Point Reyes


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North America » United States » California » Marin
March 7th 2009
Published: April 10th 2009
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On this Saturday I made the drive up highway 1 from the Muir Woods area through Stinson Beach on the way up to Point Reyes to see what I could of the Gray Whale migration. It was a great weather day, lots of sun, wind was mild, visibility was great (you could see the Farallon islands quite clearly), and thus kind of a fun day to stare into the Pacific.

That day there were some 88 individual Gray Whales spotted heading North, but only a handful of them came close to the lighthouse while I was there. Of course, the majority of them were females with a calf, and thus they weren't breaching or anything nearly that exciting. I saw a lot of spouts when they surfaced to breath, but that wasn't worth hanging around for. Once I got up a little higher from the Lighthouse, I saw the backs of a few of them as they surfaced to breath.

The natural beauty of the area though is really cool. Point Reyes, Carmel, Point Lobos, and Lands End are all in my list of favorites for unmatched natural beauty along the West coast. Hopefully some of these pictures will give you a feel
Drake's BeachDrake's BeachDrake's Beach

This is the area where you must park during the Gray Whale migration, and they bus you over to the lighthouse area or to Chimney Rock (the leftmost piece of land in the distance) for $5 roundtrip.
for how beautiful an area it is.


Additional photos below
Photos: 42, Displayed: 22


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10 Mile Beach10 Mile Beach
10 Mile Beach

This is taken looking North, just a few hundred yards East of the lighthouse area. It was a very clear day.
Looking South into the PacificLooking South into the Pacific
Looking South into the Pacific

Here you can get a feel for how high above the water this area is, and how steep it is down to the water.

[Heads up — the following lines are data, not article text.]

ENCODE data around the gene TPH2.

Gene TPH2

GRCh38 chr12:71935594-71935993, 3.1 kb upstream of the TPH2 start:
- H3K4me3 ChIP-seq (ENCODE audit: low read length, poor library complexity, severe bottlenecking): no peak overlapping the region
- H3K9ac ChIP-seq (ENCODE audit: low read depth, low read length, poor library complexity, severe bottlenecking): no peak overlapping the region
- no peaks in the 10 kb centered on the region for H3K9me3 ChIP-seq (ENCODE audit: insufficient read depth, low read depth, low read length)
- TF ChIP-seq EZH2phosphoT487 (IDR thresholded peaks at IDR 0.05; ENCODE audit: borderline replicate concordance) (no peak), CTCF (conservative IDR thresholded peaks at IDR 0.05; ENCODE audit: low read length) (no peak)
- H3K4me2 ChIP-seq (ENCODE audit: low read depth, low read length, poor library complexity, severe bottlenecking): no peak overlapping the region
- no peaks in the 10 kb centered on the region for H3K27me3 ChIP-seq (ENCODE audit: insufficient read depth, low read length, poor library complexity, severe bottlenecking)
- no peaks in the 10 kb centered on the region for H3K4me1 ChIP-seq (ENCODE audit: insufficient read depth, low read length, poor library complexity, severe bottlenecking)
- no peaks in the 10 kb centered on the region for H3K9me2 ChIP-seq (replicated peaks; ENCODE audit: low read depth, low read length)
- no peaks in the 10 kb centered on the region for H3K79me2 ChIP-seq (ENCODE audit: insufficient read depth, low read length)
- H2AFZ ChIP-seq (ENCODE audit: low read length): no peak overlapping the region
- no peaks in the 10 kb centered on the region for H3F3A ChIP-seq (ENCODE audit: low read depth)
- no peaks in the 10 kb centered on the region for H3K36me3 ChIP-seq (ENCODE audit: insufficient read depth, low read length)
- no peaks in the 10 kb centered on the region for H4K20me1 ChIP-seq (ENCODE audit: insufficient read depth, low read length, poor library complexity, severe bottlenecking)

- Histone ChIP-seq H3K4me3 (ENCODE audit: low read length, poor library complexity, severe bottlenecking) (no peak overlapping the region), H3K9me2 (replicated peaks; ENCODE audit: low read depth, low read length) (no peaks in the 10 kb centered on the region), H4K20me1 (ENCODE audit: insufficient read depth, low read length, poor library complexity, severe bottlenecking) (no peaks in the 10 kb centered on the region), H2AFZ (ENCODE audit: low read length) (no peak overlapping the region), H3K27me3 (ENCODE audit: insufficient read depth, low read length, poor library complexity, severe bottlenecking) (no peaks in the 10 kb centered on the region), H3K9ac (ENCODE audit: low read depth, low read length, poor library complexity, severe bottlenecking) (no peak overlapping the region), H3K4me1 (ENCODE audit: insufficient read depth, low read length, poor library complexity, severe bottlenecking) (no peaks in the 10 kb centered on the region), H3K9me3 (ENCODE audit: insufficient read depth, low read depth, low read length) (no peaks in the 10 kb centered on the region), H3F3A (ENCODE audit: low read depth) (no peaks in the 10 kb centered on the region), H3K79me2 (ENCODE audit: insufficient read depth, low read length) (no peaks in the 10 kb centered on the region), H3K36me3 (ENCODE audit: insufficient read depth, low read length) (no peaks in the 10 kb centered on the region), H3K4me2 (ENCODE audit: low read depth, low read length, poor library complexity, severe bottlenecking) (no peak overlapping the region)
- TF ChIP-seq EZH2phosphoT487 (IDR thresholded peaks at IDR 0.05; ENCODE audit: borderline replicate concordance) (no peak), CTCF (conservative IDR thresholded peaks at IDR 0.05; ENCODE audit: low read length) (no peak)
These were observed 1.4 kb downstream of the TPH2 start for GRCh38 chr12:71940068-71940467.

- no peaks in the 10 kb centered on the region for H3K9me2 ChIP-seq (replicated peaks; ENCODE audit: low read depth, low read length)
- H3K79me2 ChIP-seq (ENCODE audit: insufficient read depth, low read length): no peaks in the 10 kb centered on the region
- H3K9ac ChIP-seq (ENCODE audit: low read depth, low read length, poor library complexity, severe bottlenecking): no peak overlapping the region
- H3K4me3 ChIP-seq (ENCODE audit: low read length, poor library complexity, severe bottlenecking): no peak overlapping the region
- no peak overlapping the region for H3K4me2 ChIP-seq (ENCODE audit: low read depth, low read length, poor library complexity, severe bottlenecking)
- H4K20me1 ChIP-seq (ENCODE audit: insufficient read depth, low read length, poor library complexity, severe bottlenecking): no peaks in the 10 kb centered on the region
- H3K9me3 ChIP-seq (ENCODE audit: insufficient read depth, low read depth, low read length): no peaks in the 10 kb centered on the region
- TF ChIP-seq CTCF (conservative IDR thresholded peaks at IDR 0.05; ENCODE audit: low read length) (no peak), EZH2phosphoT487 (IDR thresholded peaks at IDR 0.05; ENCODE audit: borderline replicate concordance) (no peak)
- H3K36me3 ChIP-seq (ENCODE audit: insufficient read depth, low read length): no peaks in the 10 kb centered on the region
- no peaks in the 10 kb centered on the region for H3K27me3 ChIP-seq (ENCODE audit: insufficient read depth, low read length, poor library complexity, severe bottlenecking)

Looking South and East into the PacificLooking South and East into the Pacific
Looking South and East into the Pacific

Looks to be some communications equipment on top of that far peak.
Farallon Islands in the distanceFarallon Islands in the distance
Farallon Islands in the distance

Might not be able to see them all that well in this photo. Just to left of the middle of the photo. A better picture of them to follow.
Road to the LighthouseRoad to the Lighthouse
Road to the Lighthouse

To the left of this photo is where you can park your car when traffic to the area is low. Those trees above must deal with a ton of wind, year round.
Quarters of Maintenance StaffQuarters of Maintenance Staff
Quarters of Maintenance Staff

This brown building appears to be where all of the maintenance staff live, as the nearest accommodations other than the 26 or so local ranches (A-Z), is some 20 miles away.
Great view from the maintenance folks quartersGreat view from the maintenance folks quarters
Great view from the maintenance folks quarters

I wonder if it is difficult to sleep in that building at times, when the wind outside is howling. Great view from their windows I expect though.
Lighthouse Visitor CenterLighthouse Visitor Center
Lighthouse Visitor Center

Cool rock formation just behind it.
Whale SkullWhale Skull
Whale Skull

The path leading to the lighthouse is around to the left of that white shack.
Looking mostly West into the PacificLooking mostly West into the Pacific
Looking mostly West into the Pacific

On the path to the Lighthouse.
310 Steps to the Lighthouse310 Steps to the Lighthouse
310 Steps to the Lighthouse

While they make a big deal of this, and it might be considered a brief "huff and a puff" in New Zealand, it really wasn't that big a deal. There are a couple of "rest areas" along the stairs should you really need it.
Remaining path to the LighthouseRemaining path to the Lighthouse
Remaining path to the Lighthouse

Interesting natural beauty, to me.
Rest area in useRest area in use
Rest area in use

You would think with all the people jammed in there that they might be serving drinks there too, but alas, that was not the case.
Still up pretty highStill up pretty high
Still up pretty high

Looking South.
Lighthouse on its perchLighthouse on its perch
Lighthouse on its perch

The white building on the left now houses what used to be the working steam powered foghorns. That technology is now obsolete, and both the working foghorn and light are now fully automated and sit behind that building and the Lighthouse, on their West side. Looking decidedly West here.
Another cool rock formationAnother cool rock formation
Another cool rock formation

Maybe just 180 steps to go ...


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